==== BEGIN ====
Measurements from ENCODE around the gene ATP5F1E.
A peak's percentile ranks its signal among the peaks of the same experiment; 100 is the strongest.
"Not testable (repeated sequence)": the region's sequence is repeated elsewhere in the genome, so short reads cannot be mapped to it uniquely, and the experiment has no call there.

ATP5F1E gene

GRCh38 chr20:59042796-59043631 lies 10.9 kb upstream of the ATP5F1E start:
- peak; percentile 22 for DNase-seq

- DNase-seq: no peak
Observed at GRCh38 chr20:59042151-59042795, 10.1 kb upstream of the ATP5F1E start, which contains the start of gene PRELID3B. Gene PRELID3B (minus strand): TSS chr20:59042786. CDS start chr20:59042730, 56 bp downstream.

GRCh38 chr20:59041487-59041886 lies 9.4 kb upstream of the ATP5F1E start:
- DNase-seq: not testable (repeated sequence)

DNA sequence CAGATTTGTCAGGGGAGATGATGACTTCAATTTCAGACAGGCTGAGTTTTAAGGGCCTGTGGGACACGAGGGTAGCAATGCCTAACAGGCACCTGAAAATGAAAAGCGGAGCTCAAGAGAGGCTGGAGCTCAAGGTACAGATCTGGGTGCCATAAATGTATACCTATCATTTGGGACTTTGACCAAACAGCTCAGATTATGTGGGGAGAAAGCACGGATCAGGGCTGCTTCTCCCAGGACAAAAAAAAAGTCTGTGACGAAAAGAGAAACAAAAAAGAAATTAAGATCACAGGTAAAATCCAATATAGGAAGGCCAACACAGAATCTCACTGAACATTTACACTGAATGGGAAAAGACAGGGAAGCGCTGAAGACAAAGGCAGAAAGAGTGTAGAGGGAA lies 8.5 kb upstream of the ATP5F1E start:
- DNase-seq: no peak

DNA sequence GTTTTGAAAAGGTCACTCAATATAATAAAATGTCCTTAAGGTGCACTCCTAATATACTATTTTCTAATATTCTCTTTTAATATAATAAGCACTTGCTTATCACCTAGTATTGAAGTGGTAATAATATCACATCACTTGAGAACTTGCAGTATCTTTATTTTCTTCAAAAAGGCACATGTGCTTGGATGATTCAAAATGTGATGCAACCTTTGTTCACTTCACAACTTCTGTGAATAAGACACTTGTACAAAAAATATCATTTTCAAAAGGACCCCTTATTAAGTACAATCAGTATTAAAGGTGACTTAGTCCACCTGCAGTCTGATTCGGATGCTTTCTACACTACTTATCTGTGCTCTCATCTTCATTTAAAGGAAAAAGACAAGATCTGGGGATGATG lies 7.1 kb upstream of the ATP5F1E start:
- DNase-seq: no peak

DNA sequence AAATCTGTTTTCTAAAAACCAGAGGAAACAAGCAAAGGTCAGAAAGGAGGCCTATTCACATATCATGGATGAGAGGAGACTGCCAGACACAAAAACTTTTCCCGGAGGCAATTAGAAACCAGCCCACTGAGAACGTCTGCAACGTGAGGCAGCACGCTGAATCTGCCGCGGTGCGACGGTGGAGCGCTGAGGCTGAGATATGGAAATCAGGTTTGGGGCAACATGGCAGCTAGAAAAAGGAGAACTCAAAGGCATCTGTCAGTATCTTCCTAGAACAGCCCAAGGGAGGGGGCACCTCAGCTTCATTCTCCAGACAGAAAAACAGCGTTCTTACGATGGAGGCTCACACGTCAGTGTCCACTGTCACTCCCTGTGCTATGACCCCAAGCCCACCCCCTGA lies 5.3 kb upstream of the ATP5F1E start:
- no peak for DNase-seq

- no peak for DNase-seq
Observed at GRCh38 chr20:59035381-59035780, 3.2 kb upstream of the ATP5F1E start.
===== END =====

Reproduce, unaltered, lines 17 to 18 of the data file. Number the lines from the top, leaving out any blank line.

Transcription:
- no peak for DNase-seq
Observed at GRCh38 chr20:59035381-59035780, 3.2 kb upstream of the ATP5F1E start.